# 2       0.3642909       8.586016      AA 
# 3      -9.9308886       5.804775      AS 
# 4       9.4579733      13.022522      B6 
# 5       1.6443409       9.264505      DL 
# 6      15.7964311      19.955390      EV 
# 7      21.9207048      20.215543      F9 
# 8      20.1159055      18.726075      FL 
# 9      -6.9152047       4.900585      HA 
# 10     10.7747334      10.552041      MQ
# 11     11.9310345      12.586207      OO 
# 12      3.5580111      12.106073      UA 
# 13      2.1295951       3.782418      US 
# 14      1.7644644      12.869421      VX 
# 15      9.6491199      17.711744      WN 
# 16     15.5569853      18.996330      YV  

# Other aggregations 
ej4 = sqldf(" 
   SELECT 
   avg(arr_delay) as mean_arr_delay, 
   min(dep_delay) as min_dep_delay, 
   max(dep_delay) as max_dep_delay, 
   carrier 
   FROM  
   flights 
   GROUP BY 
   carrier 
")  

# We can compute the minimun, mean, and maximum values of a numeric value 
ej4 
#      mean_arr_delay    min_dep_delay   max_dep_delay   carrier 
# 1       7.3796692           -24           747          9E 
# 2       0.3642909           -24          1014          AA 
# 3      -9.9308886           -21           225          AS 
# 4       9.4579733           -43           502          B6
# 5       1.6443409           -33           960         DL 
# 6      15.7964311           -32           548         EV 
# 7      21.9207048           -27           853         F9 
# 8      20.1159055           -22           602         FL 
# 9      -6.9152047           -16          1301         HA 
# 10     10.7747334           -26          1137         MQ 
# 11     11.9310345           -14           154         OO 
# 12      3.5580111           -20           483         UA 
# 13      2.1295951           -19           500         US 
# 14      1.7644644           -20           653         VX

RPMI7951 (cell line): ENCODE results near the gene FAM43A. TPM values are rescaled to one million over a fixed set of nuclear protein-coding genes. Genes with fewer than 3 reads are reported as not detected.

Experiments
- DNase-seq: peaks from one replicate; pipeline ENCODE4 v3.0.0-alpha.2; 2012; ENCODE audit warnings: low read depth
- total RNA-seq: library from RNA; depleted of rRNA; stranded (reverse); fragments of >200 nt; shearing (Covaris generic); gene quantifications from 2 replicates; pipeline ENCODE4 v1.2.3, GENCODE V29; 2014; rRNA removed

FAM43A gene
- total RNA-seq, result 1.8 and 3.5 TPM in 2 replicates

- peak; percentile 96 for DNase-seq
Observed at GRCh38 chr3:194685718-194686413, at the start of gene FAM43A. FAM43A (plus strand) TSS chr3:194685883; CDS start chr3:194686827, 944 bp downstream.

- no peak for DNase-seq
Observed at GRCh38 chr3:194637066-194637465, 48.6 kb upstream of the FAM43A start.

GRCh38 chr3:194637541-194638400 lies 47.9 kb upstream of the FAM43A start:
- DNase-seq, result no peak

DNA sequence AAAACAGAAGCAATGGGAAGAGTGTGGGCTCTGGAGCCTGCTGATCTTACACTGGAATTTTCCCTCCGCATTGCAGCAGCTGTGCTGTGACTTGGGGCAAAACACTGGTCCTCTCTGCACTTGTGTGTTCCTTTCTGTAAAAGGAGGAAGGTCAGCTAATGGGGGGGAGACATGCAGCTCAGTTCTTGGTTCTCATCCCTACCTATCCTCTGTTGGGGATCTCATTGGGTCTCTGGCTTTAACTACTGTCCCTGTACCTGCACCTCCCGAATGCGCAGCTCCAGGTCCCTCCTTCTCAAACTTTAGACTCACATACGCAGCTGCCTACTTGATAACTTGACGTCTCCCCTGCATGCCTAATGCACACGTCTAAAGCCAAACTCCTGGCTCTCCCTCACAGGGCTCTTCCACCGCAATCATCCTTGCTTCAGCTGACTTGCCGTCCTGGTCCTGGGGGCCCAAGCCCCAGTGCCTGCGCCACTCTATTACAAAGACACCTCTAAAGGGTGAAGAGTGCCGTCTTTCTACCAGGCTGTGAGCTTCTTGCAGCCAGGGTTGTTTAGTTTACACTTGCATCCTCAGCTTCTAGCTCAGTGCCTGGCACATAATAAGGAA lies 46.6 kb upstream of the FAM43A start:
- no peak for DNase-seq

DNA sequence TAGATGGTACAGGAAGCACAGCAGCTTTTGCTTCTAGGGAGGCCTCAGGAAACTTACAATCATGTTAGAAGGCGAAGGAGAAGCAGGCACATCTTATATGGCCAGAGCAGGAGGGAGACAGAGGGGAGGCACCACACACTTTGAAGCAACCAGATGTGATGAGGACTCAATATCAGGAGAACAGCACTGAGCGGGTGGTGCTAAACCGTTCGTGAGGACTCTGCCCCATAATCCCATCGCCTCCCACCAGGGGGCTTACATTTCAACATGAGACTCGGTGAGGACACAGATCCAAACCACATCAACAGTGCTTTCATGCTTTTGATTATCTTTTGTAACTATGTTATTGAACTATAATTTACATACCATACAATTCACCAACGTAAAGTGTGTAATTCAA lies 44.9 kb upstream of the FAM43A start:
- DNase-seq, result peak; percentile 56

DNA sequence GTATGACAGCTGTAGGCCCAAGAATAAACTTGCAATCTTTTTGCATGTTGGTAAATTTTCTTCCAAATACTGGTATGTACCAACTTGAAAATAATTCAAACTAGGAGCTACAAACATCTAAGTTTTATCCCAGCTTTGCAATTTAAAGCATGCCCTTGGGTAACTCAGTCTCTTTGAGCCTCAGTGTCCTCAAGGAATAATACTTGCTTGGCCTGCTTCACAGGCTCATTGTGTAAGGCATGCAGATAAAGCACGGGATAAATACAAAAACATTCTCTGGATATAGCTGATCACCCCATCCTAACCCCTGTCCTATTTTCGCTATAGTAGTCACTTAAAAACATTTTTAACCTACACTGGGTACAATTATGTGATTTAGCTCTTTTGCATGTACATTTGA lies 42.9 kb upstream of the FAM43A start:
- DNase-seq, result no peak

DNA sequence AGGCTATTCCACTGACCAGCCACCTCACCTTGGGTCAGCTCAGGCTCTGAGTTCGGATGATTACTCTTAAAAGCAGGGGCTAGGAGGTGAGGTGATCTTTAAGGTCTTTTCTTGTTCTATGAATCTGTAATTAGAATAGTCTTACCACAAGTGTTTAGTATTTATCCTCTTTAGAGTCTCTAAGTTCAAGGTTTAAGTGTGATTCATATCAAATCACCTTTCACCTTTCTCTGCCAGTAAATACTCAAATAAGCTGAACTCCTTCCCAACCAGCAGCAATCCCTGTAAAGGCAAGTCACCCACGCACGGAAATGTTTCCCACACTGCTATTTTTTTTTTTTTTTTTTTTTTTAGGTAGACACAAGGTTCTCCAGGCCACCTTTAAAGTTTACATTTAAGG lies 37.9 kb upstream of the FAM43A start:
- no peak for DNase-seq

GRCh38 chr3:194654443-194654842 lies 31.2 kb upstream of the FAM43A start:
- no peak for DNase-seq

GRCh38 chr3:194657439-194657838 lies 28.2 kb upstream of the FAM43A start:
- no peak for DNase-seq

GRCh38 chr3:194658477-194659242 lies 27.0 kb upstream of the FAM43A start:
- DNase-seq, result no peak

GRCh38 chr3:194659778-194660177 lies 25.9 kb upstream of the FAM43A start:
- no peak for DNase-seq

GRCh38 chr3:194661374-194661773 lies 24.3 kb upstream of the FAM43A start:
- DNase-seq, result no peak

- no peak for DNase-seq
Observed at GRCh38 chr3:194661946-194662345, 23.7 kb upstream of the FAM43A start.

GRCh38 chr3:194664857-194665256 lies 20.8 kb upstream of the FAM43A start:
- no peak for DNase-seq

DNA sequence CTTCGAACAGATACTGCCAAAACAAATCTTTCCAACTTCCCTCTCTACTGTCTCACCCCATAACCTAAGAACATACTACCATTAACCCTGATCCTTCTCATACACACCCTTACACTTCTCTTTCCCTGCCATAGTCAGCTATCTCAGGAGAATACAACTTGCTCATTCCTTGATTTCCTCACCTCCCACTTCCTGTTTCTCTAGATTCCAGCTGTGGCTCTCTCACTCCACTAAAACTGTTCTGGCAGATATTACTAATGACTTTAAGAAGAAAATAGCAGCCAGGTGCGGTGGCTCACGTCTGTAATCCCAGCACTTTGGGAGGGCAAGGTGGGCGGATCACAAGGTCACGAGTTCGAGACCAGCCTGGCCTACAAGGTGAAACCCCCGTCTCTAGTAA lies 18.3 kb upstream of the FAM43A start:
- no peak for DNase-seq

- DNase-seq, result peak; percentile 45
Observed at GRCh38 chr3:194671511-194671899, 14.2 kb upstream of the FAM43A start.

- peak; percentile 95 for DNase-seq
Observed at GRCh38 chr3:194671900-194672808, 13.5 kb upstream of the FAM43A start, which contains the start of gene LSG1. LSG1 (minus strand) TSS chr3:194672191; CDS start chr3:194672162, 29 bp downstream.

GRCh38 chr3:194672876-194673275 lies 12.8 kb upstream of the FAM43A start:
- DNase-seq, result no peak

# 15      9.6491199           -13           471         WN 
# 16     15.5569853           -16           387         YV  

### We could be also interested in knowing how many observations each carrier has  
ej5 = sqldf(" 
   SELECT 
   carrier, count(*) as count 
   FROM  
   flights 
   GROUP BY 
   carrier 
")  

ej5 
#      carrier  count 
# 1       9E    18460
# 2       AA   32729 
# 3       AS   714 
# 4       B6   54635 
# 5       DL   48110 
# 6       EV   54173 
# 7       F9   685 
# 8       FL   3260 
# 9       HA   342 
# 10      MQ   26397 
# 11      OO   32 
# 12      UA   58665 
# 13      US   20536 
# 14      VX   5162 
# 15      WN   12275 
# 16      YV   601 

The most useful feature of SQL are joins. A join means that we want to combine table A and table B in one table using one column to match the values of both tables. There are different types of joins, in practical terms, to get started these will be the most useful ones: inner join and left outer join.

# Let’s create two tables: A and B to demonstrate joins.
A = data.frame(c1 = 1:4, c2 = letters[1:4]) 
B = data.frame(c1 = c(2,4,5,6), c2 = letters[c(2:5)])  

A 
# c1 c2 
# 1  a 
# 2  b 
# 3  c 
# 4  d  

B 
# c1 c2 
# 2  b 
# 4  c 
# 5  d 
# 6  e  

### INNER JOIN 
# This means to match the observations of the column we would join the tables by.   
inner = sqldf(" 
   SELECT 
   A.c1, B.c2 
   FROM 
   A INNER JOIN B 
   ON A.c1 = B.c1 
")  

# Only the rows that match c1 in both A and B are returned 
inner 
# c1 c2 
#  2  b 
#  4  c  

### LEFT OUTER JOIN
# the left outer join, sometimes just called left join will return the  
# first all the values of the column used from the A table  
left = sqldf(" 
  SELECT 
   A.c1, B.c2 
  FROM 
   A LEFT OUTER JOIN B 
   ON A.c1 = B.c1 
")  

# Only the rows that match c1 in both A and B are returned 
left 
#   c1    c2 
#    1  <NA> 
#    2    b 
#    3  <NA> 
#    4    c